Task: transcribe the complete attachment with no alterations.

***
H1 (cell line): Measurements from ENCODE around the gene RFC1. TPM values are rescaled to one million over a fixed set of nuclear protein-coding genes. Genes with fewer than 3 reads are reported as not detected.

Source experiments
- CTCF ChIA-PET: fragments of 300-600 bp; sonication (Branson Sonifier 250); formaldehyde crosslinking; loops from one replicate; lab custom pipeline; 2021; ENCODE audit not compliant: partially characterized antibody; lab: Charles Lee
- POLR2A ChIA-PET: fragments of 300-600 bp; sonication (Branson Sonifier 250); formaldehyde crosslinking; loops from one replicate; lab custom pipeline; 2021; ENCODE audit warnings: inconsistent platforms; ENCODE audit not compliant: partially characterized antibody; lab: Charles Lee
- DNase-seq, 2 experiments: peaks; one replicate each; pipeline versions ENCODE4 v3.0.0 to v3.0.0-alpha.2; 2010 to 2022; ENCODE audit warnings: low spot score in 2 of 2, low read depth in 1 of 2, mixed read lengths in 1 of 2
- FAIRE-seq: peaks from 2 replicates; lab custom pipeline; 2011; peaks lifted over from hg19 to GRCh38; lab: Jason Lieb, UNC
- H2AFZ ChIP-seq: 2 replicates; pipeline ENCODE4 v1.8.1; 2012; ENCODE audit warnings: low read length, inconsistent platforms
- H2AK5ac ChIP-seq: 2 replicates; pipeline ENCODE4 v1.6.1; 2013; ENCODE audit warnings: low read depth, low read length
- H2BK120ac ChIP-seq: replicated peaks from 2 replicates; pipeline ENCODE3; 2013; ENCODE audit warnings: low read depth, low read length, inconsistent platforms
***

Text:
H1 (cell line): Measurements from ENCODE around the gene RFC1. TPM values are rescaled to one million over a fixed set of nuclear protein-coding genes. Genes with fewer than 3 reads are reported as not detected.

Source experiments
- CTCF ChIA-PET: fragments of 300-600 bp; sonication (Branson Sonifier 250); formaldehyde crosslinking; loops from one replicate; lab custom pipeline; 2021; ENCODE audit not compliant: partially characterized antibody; lab: Charles Lee
- POLR2A ChIA-PET: fragments of 300-600 bp; sonication (Branson Sonifier 250); formaldehyde crosslinking; loops from one replicate; lab custom pipeline; 2021; ENCODE audit warnings: inconsistent platforms; ENCODE audit not compliant: partially characterized antibody; lab: Charles Lee
- DNase-seq, 2 experiments: peaks; one replicate each; pipeline versions ENCODE4 v3.0.0 to v3.0.0-alpha.2; 2010 to 2022; ENCODE audit warnings: low spot score in 2 of 2, low read depth in 1 of 2, mixed read lengths in 1 of 2
- FAIRE-seq: peaks from 2 replicates; lab custom pipeline; 2011; peaks lifted over from hg19 to GRCh38; lab: Jason Lieb, UNC
- H2AFZ ChIP-seq: 2 replicates; pipeline ENCODE4 v1.8.1; 2012; ENCODE audit warnings: low read length, inconsistent platforms
- H2AK5ac ChIP-seq: 2 replicates; pipeline ENCODE4 v1.6.1; 2013; ENCODE audit warnings: low read depth, low read length
- H2BK120ac ChIP-seq: replicated peaks from 2 replicates; pipeline ENCODE3; 2013; ENCODE audit warnings: low read depth, low read length, inconsistent platforms